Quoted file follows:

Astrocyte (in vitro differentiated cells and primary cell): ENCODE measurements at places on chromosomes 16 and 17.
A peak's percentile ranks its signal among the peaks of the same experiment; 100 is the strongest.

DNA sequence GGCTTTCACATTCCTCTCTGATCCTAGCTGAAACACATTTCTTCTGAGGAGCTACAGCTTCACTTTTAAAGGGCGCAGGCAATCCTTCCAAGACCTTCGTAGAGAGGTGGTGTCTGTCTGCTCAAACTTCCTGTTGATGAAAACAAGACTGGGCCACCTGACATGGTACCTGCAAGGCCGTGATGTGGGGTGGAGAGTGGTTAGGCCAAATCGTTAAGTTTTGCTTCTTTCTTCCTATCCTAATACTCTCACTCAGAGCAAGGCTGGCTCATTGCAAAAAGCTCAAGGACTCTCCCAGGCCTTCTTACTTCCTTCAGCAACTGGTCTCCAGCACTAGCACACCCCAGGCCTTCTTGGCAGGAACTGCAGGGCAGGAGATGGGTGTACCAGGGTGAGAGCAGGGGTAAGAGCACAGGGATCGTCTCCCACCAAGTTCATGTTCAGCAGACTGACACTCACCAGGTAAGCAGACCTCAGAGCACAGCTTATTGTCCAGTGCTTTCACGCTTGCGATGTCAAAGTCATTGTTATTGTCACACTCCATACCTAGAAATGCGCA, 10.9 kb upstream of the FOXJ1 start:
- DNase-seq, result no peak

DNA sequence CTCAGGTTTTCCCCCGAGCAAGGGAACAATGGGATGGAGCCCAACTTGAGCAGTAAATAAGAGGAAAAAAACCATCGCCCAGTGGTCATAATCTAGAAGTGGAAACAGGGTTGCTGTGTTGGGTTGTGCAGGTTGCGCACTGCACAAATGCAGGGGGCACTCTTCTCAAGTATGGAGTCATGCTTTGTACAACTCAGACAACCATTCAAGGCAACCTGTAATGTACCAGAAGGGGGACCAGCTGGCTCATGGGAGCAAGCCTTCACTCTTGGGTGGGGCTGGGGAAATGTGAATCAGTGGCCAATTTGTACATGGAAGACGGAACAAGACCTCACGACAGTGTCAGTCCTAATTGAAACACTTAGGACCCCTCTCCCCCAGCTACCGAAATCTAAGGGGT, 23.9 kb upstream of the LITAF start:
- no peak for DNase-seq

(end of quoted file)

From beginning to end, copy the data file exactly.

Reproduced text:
Astrocyte (in vitro differentiated cells and primary cell): ENCODE measurements at places on chromosomes 16 and 17.
A peak's percentile ranks its signal among the peaks of the same experiment; 100 is the strongest.

DNA sequence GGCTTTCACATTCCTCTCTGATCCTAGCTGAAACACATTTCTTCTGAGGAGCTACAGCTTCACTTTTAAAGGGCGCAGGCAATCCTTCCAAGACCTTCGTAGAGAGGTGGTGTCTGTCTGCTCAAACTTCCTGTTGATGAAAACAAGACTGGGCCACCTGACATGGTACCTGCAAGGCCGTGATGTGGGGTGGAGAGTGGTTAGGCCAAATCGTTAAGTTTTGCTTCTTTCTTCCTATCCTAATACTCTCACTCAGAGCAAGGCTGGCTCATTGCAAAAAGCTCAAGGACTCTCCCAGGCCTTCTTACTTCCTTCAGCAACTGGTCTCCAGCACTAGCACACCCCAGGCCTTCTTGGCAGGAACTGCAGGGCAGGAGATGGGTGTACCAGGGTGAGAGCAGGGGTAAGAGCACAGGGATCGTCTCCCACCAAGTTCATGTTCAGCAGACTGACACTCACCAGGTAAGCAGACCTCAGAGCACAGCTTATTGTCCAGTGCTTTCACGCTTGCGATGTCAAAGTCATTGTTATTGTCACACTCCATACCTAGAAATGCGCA, 10.9 kb upstream of the FOXJ1 start:
- DNase-seq, result no peak

DNA sequence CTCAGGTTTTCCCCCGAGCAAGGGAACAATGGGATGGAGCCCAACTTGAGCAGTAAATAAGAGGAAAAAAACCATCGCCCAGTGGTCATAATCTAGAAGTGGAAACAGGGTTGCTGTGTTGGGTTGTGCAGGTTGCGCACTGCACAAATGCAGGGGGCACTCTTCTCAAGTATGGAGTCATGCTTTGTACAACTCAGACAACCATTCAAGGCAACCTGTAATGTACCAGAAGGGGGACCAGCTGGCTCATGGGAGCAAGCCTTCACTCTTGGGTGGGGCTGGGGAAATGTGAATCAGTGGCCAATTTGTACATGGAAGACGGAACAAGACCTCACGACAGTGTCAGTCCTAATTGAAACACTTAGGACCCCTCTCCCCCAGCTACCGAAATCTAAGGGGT, 23.9 kb upstream of the LITAF start:
- no peak for DNase-seq